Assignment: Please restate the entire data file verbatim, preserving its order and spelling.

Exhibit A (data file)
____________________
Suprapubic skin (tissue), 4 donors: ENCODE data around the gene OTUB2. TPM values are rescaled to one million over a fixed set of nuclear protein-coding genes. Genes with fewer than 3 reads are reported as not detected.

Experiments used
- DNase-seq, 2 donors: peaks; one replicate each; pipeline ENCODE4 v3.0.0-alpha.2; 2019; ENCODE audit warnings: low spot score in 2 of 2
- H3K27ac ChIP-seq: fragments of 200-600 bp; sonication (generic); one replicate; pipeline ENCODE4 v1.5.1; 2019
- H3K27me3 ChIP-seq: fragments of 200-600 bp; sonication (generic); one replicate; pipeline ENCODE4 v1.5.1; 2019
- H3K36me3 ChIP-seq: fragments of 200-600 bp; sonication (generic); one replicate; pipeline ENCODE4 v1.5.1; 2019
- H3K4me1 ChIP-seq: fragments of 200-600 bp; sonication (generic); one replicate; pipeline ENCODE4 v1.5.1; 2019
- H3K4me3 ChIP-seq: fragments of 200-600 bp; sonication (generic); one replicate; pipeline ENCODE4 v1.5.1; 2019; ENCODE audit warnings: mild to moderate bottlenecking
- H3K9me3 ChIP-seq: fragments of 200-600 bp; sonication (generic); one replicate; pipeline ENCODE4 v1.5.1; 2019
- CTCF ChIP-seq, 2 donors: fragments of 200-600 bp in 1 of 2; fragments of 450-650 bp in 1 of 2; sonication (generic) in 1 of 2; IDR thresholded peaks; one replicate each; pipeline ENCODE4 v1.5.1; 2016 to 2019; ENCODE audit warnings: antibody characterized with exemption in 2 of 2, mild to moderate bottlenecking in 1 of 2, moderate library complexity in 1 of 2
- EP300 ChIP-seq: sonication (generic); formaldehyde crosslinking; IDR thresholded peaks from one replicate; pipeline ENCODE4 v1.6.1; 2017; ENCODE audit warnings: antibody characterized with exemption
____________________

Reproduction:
Suprapubic skin (tissue), 4 donors: ENCODE data around the gene OTUB2. TPM values are rescaled to one million over a fixed set of nuclear protein-coding genes. Genes with fewer than 3 reads are reported as not detected.

Experiments used
- DNase-seq, 2 donors: peaks; one replicate each; pipeline ENCODE4 v3.0.0-alpha.2; 2019; ENCODE audit warnings: low spot score in 2 of 2
- H3K27ac ChIP-seq: fragments of 200-600 bp; sonication (generic); one replicate; pipeline ENCODE4 v1.5.1; 2019
- H3K27me3 ChIP-seq: fragments of 200-600 bp; sonication (generic); one replicate; pipeline ENCODE4 v1.5.1; 2019
- H3K36me3 ChIP-seq: fragments of 200-600 bp; sonication (generic); one replicate; pipeline ENCODE4 v1.5.1; 2019
- H3K4me1 ChIP-seq: fragments of 200-600 bp; sonication (generic); one replicate; pipeline ENCODE4 v1.5.1; 2019
- H3K4me3 ChIP-seq: fragments of 200-600 bp; sonication (generic); one replicate; pipeline ENCODE4 v1.5.1; 2019; ENCODE audit warnings: mild to moderate bottlenecking
- H3K9me3 ChIP-seq: fragments of 200-600 bp; sonication (generic); one replicate; pipeline ENCODE4 v1.5.1; 2019
- CTCF ChIP-seq, 2 donors: fragments of 200-600 bp in 1 of 2; fragments of 450-650 bp in 1 of 2; sonication (generic) in 1 of 2; IDR thresholded peaks; one replicate each; pipeline ENCODE4 v1.5.1; 2016 to 2019; ENCODE audit warnings: antibody characterized with exemption in 2 of 2, mild to moderate bottlenecking in 1 of 2, moderate library complexity in 1 of 2
- EP300 ChIP-seq: sonication (generic); formaldehyde crosslinking; IDR thresholded peaks from one replicate; pipeline ENCODE4 v1.6.1; 2017; ENCODE audit warnings: antibody characterized with exemption